Oh, Data’s driving the decision-making, all right…

Data… oh data… 

Schools, teachers, administrators, school boards, are being asked left and right to “use data” to drive the school improvement process. I put “use data” in quotes because that is term… “use data”… is becoming about as commonplace and vague as the term “school improvement” itself.

Perhaps if we had a better understanding of what it meant to “use data”– personally, I’d like to add a few words in there. How about instead of “use data”, we focus on “using GOOD data WELL“?

Here’s what I’m saying: teachers all over Michigan are being told that they are being evaluated, in part, on how well they “use student achievement data to make instructional decisions” (or something like that…). So, that means… what, exactly?

Are we talking about class averages on summative assessments driving comparisons between two instructors teaching the same course?

Are we talking about teachers deciding to slow down and reteach because of low formative assessment data?

Are we talking about teachers making decisions about what to do with the last two weeks of the semester because their students’ grades are lower than they’d like and they need to do something to inflate them?

All of those examples are decisions made using student achievement data. Are they all effective uses? Are they all using good data well?

I’ll tell you when this hit me. I was preparing a written report summarizing the summative assessments at the end of a geometry unit (a requirement in our district) and I was describing what I thought was contributing to my students’ low unit test scores. In general, this particular test is usually a tough one for the students. It is the first time they’ve seen a math tests completely devoid of number-crunching (gotta love the proving part of geometry!) and that leads to some fairly predictable avoidance behaviors. That is, students avoid practice AND lack of focus on the feedback on their formative assessments, two things that are going to compound the frustration on what is already a frustrating unit. But, alas… I have yet to provide any data to support this conclusion. (Remember, in Michigan the evaluations are becoming more and more focused on how teachers use data to make decisions.)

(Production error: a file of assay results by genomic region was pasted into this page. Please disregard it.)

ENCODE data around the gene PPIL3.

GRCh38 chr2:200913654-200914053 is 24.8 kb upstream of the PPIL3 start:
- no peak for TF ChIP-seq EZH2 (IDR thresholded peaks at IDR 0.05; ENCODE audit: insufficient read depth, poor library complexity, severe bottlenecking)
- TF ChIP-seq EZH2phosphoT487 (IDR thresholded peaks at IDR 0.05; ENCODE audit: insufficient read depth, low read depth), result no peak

So, I thought of something. I embrace the practice of allowing students to retake assessments. Now, the nice thing about this potential data set is the retake process is VOLUNTARY! So, the frequency of retaken assessment can give us some indication as to how engaged the students are in one non-mandatory achievement support mechanism.

So, how many formative assessments were retaken during the unit leading into the test that demonstrated the low results? 1.1% (4 retakes out of 360 student-assessments).

Is that a meaningful data set? Well, the students performed a ton better (on average) on Unit 1 test, and the retake rate was up over 12%. Not as well on Unit 2, retake rate 6-ish%, and now quite poorly on Unit 3 Test with a retake rate 1.1%.

There appears to be a correlation (although with only three data pairs to consider, it isn’t really something worth talking about), but which came first? Is the material more difficult, so it drove down engagement in the retakes? Or did the reduced engagement in the retakes drive down achievement?

Quite frankly, I don’t know. But, I have data.

And I know this: My conclusion and subsequent instructional changes are going to depend quite heavily on how I answer the questions I just asked. If I feel like low engagement in the retakes is a cause of the low achievement, then my changes are going to be motivational and structural, with the goal of getting more students to use the feedback on the first-try formative assessments to prepare for a second-try.

If I feel like low engagement in the retakes is a symptom of my instruction being poor during the unit, then I will need to create/steal new activities to drive my instruction.

Oh, and none of that answers (perhaps) the first important question: Is formative assessment retake rate even a useful data set? (I don’t know the answer to this question either, by the way.)

There, I’ve used data to drive my decision-making… sort of.

Question: is this really the work we want our teachers doing? I can see the possibility for a variety of valid arguments from that question. If so, what guidance can we give them deciding what data sets are effective? And how to use them?

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